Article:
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traynor
12-17-2008, 05:22 PM
An inappropriately titled book that has a lot of insights for handicappers:

http://www.amazon.com/Drunkards-Walk-Randomness-Rules-Lives/dp/0375424040/ref=sr_1_8?ie=UTF8&s=books&qid=1229548365&sr=1-8

An excerpt, cut-and-pasted from the Amazon website link above, will give you an overview of the topic:
<quote>
This smart book will make you think. Academic yet easy to read, it explores how random events shape the world and how human intuition fights that fact. I found this point fascinating. It never occurred to me that our brains naturally want to see patterns and order, and life doesn't necessarily work like that.

It's comforting to think of an orderly world, with everything in its place, running according to plan. It dovetails into our yearning for meaning and control, and the need to feel that we are important. The idea of randomness is frightening. If the world is shaped without conscious decision, it's a pretty chilly prospect.

Author Leonard Mlodinow examines the importance of randomness in diverse situations, including Las Vegas roulette tables, "Let's Make a Deal," the career of Bruce Willis, and the Warsaw ghetto after Hitler invaded Poland. The author does a good job explaining how chance and luck are vital factors in how things turn out.
</quote>

Good Luck!

Sinner369
12-17-2008, 06:50 PM
Traynor:

I have not read the book but I agree that randomness or even luck has a say in the outcome of a race!

Look at what's happening in the economy or this Madoff guy stealing 50 billion dollars.....wow.......totally unbelieveable........nothing fits the textbooks anymore.

I assume you have read the book.........Can you tell us what it means to you as it relates to horse racing and handicapping?

sinner;)

DJofSD
12-17-2008, 07:04 PM
The expression "a drunkards walk" was used quite a bit in my physics classes.

Overlay
12-17-2008, 07:36 PM
The expression "a drunkards walk" was used quite a bit in my physics classes.

A brief discussion from Wikipedia:

"Imagine now a drunkard walking randomly in a city. The city is realistically infinite and arranged in a square grid, and at every intersection, the drunkard chooses one of the four possible routes (including the one he came from) with equal probability. Formally, this is a random walk on the set of all points in the plane with integer coordinates. Will the drunkard ever get back to his home from the bar? It turns out that he will. This is the high dimensional equivalent of the level crossing problem discussed above. However, in dimensions 3 and above, this no longer holds. In other words, a drunk bird might forever wander the sky, never finding its nest. The formal terms to describe this phenomenon is that a random walk in dimensions 1 and 2 is recurrent, while in dimension 3 and above it is transient. This was proven by Pólya in 1921, and is discussed in a section of Markov Chains available online (for specific conditions, see Chung-Fuchs theorem)."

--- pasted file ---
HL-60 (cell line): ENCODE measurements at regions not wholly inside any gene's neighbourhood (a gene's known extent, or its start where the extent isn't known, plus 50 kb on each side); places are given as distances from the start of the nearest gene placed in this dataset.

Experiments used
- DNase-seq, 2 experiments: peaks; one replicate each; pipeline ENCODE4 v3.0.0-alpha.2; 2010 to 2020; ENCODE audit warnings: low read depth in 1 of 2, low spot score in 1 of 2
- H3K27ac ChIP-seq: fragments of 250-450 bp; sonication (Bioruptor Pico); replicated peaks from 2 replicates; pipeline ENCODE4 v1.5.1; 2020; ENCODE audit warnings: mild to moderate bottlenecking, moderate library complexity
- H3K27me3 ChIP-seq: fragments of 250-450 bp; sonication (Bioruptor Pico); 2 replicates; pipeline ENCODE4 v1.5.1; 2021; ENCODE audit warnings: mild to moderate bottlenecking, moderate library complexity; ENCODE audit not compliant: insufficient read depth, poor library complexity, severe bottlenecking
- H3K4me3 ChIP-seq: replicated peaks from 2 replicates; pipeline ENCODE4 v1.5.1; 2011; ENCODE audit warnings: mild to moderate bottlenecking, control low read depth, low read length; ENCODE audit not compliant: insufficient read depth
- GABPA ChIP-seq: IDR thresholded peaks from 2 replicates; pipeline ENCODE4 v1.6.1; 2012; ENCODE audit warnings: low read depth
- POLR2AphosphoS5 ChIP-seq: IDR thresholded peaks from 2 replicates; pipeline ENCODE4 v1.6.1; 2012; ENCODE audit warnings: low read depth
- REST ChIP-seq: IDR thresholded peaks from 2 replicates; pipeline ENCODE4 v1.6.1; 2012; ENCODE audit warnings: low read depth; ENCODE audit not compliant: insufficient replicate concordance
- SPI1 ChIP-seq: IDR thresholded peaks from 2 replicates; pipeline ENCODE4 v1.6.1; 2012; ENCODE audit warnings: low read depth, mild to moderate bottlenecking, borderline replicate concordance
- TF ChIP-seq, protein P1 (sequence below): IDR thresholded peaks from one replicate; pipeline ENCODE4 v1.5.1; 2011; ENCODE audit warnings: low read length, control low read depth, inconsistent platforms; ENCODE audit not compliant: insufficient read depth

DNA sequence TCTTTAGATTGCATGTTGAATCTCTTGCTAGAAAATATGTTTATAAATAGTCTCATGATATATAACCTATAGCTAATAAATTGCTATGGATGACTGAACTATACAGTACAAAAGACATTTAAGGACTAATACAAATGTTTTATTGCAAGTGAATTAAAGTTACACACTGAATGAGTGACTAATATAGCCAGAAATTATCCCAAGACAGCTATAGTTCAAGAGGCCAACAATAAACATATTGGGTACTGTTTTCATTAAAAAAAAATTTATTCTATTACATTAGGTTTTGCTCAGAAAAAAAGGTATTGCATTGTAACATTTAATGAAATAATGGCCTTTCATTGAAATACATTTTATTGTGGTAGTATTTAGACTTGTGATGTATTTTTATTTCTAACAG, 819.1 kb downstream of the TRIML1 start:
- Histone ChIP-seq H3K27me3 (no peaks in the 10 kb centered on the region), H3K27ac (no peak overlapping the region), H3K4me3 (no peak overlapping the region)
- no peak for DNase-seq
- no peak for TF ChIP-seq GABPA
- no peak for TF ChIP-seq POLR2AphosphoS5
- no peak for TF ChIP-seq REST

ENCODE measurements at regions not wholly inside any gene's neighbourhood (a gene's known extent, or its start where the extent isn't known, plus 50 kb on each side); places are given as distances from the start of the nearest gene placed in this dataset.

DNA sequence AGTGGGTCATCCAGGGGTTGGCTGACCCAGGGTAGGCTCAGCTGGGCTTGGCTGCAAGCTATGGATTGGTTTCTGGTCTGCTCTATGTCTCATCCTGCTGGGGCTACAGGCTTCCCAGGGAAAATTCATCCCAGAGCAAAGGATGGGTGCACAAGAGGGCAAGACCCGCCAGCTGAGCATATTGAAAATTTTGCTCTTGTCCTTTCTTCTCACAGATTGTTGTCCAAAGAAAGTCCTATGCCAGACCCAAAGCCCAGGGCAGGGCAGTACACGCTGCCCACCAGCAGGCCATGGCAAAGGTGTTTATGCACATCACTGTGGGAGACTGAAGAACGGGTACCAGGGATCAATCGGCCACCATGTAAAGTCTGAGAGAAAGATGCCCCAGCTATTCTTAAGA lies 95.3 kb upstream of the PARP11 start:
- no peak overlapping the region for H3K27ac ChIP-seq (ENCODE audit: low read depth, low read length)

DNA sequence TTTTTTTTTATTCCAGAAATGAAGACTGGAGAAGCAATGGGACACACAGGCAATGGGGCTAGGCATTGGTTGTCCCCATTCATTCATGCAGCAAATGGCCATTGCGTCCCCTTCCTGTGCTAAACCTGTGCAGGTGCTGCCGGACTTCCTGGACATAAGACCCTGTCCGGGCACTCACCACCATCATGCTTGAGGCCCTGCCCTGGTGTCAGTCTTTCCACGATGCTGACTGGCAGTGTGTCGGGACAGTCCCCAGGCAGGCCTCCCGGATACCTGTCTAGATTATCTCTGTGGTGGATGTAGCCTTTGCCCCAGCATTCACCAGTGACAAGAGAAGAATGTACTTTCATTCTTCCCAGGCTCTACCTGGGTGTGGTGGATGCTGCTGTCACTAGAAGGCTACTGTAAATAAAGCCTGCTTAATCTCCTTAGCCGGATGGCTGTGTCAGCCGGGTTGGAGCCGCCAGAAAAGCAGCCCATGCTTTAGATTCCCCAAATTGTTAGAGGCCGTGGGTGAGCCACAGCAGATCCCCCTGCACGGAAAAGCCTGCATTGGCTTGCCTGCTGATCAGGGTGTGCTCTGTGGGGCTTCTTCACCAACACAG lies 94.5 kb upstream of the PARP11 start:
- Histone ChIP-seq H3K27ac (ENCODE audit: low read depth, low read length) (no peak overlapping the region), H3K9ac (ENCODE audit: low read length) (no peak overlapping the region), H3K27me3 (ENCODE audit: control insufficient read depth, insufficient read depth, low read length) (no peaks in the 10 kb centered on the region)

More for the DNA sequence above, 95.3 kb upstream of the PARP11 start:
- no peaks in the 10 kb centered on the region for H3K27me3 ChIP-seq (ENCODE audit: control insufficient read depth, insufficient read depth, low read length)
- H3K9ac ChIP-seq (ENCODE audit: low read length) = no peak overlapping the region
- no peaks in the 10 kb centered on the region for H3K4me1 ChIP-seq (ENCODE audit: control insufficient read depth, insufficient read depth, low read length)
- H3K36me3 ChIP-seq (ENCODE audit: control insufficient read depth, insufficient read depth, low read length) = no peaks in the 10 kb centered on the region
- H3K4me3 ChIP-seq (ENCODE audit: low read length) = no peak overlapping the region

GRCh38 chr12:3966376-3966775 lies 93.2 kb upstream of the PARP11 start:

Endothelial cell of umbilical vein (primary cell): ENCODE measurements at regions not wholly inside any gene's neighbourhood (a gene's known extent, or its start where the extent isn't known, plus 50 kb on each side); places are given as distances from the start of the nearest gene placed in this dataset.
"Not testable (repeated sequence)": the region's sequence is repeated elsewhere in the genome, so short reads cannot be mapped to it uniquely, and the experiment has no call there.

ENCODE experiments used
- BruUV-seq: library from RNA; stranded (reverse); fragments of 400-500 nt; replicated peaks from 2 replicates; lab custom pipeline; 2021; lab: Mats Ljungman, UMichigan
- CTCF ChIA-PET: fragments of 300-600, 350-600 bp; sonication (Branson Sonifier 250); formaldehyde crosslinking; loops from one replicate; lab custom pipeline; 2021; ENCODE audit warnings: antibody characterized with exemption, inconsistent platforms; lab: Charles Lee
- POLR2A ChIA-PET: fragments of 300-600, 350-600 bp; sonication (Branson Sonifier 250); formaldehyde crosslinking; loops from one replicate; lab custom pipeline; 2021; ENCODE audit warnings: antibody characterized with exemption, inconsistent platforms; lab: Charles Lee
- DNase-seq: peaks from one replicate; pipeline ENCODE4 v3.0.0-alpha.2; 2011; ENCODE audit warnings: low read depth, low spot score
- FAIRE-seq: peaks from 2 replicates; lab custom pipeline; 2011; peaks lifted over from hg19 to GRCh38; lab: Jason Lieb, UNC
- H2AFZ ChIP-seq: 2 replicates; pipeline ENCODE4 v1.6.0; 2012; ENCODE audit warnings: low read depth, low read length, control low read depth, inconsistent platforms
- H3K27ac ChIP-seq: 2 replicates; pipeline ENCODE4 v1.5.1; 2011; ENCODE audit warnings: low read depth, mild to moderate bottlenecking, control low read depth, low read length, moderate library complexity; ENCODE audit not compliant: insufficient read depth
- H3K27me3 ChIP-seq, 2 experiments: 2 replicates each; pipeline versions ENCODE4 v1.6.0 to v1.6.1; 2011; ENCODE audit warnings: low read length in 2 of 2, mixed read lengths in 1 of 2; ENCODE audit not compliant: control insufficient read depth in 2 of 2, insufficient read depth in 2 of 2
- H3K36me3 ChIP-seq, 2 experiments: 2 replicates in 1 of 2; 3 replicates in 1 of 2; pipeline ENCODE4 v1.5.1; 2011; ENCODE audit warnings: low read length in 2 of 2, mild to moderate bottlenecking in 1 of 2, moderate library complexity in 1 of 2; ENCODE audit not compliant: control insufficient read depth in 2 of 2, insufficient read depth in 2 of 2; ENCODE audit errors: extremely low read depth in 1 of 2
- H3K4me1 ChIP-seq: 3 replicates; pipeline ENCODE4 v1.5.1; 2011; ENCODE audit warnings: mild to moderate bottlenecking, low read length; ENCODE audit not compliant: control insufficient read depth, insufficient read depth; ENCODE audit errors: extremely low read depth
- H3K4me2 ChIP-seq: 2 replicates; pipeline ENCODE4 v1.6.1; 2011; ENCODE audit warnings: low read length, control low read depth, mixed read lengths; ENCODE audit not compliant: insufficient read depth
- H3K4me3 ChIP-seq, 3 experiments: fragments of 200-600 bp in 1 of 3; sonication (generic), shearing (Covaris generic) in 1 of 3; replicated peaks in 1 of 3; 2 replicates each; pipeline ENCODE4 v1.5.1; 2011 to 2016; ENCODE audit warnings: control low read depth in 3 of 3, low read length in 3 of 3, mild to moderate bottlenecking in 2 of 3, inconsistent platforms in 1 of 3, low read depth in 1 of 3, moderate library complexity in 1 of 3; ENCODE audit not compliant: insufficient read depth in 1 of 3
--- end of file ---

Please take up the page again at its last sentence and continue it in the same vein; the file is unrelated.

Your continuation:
DJofSD
12-17-2008, 07:44 PM
To take the random walk in a slightly different direction, given an 11 by 11 grid with a starting position being any corner, how many different paths can be taken to get to the opposite corner where the only restriction is the path can not cross over itself?

Dave Schwartz
12-17-2008, 07:48 PM
Personally, I found that the book was a pleasant read.

However, it was more of a history of gaming research and development.

Tom
12-17-2008, 08:23 PM
I enjoyed the walk! :D

sally
12-17-2008, 10:50 PM
Traynor-

You might be interested in the book Deep Survival by Laurence Gonzales

He explores the reasons behind why certain people live or die in survival situations and he goes into detail about the tendency for humans to see what they want to see--those patterns etc. Excellent read. It's a fascinating subject...

traynor
12-19-2008, 10:10 AM
Traynor-

You might be interested in the book Deep Survival by Laurence Gonzales

He explores the reasons behind why certain people live or die in survival situations and he goes into detail about the tendency for humans to see what they want to see--those patterns etc. Excellent read. It's a fascinating subject...

I will certainly look into it. As you probably know, the old Stargate concept (nothing to do with Atlantis) was that people surviving extraordinary situations must have some kind of latent ability that "encouraged" serendipitous "luck." In fact, a number of the original Stargate subjects were hand-picked because they had survived very sticky situations in which most everyone else had "worse luck."

Interesting idea, but conceptually impoverished; the "lucky" ones avoided the extraordinary situations entirely, rather than struggling to "survive" them. In short, they adopted don Juan's concept of "not making themselves available."

Thanks for the pointer. It looks interesting, and it IS a fascinating topic.

Cangamble
12-19-2008, 10:50 PM
I enjoyed the walk! :D
Lucky for you that you have a computer with internet access on every level.

Greyfox
12-20-2008, 01:46 AM
Traynor:

I have not read the book but I agree that randomness or even luck has a say in the outcome of a race!

sinner;)

Unless a horse steps in a hole : "Not every race."
Even then it won't be random.